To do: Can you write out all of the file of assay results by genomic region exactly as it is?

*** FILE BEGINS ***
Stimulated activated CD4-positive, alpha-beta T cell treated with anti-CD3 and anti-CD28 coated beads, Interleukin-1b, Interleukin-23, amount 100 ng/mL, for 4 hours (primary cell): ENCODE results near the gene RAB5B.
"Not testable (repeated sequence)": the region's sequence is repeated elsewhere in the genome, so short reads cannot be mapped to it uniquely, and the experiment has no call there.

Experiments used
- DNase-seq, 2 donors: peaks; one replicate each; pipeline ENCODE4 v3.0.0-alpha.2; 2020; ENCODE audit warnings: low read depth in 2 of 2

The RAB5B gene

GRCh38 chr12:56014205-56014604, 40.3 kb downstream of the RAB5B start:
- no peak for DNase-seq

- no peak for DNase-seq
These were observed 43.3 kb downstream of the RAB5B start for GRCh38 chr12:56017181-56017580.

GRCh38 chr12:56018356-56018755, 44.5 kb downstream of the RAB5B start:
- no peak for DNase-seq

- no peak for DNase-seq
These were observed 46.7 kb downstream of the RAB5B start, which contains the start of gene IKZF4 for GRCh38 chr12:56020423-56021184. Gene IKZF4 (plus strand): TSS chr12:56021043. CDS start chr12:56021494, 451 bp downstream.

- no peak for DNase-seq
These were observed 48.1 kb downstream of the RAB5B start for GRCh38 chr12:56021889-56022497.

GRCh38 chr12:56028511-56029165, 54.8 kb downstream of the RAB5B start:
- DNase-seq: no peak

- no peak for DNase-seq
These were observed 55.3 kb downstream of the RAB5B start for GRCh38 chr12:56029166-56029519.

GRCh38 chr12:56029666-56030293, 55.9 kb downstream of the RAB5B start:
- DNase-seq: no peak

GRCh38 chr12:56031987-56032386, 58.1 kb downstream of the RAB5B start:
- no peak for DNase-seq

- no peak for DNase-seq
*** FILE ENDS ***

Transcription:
Stimulated activated CD4-positive, alpha-beta T cell treated with anti-CD3 and anti-CD28 coated beads, Interleukin-1b, Interleukin-23, amount 100 ng/mL, for 4 hours (primary cell): ENCODE results near the gene RAB5B.
"Not testable (repeated sequence)": the region's sequence is repeated elsewhere in the genome, so short reads cannot be mapped to it uniquely, and the experiment has no call there.

Experiments used
- DNase-seq, 2 donors: peaks; one replicate each; pipeline ENCODE4 v3.0.0-alpha.2; 2020; ENCODE audit warnings: low read depth in 2 of 2

The RAB5B gene

GRCh38 chr12:56014205-56014604, 40.3 kb downstream of the RAB5B start:
- no peak for DNase-seq

- no peak for DNase-seq
These were observed 43.3 kb downstream of the RAB5B start for GRCh38 chr12:56017181-56017580.

GRCh38 chr12:56018356-56018755, 44.5 kb downstream of the RAB5B start:
- no peak for DNase-seq

- no peak for DNase-seq
These were observed 46.7 kb downstream of the RAB5B start, which contains the start of gene IKZF4 for GRCh38 chr12:56020423-56021184. Gene IKZF4 (plus strand): TSS chr12:56021043. CDS start chr12:56021494, 451 bp downstream.

- no peak for DNase-seq
These were observed 48.1 kb downstream of the RAB5B start for GRCh38 chr12:56021889-56022497.

GRCh38 chr12:56028511-56029165, 54.8 kb downstream of the RAB5B start:
- DNase-seq: no peak

- no peak for DNase-seq
These were observed 55.3 kb downstream of the RAB5B start for GRCh38 chr12:56029166-56029519.

GRCh38 chr12:56029666-56030293, 55.9 kb downstream of the RAB5B start:
- DNase-seq: no peak

GRCh38 chr12:56031987-56032386, 58.1 kb downstream of the RAB5B start:
- no peak for DNase-seq

- no peak for DNase-seq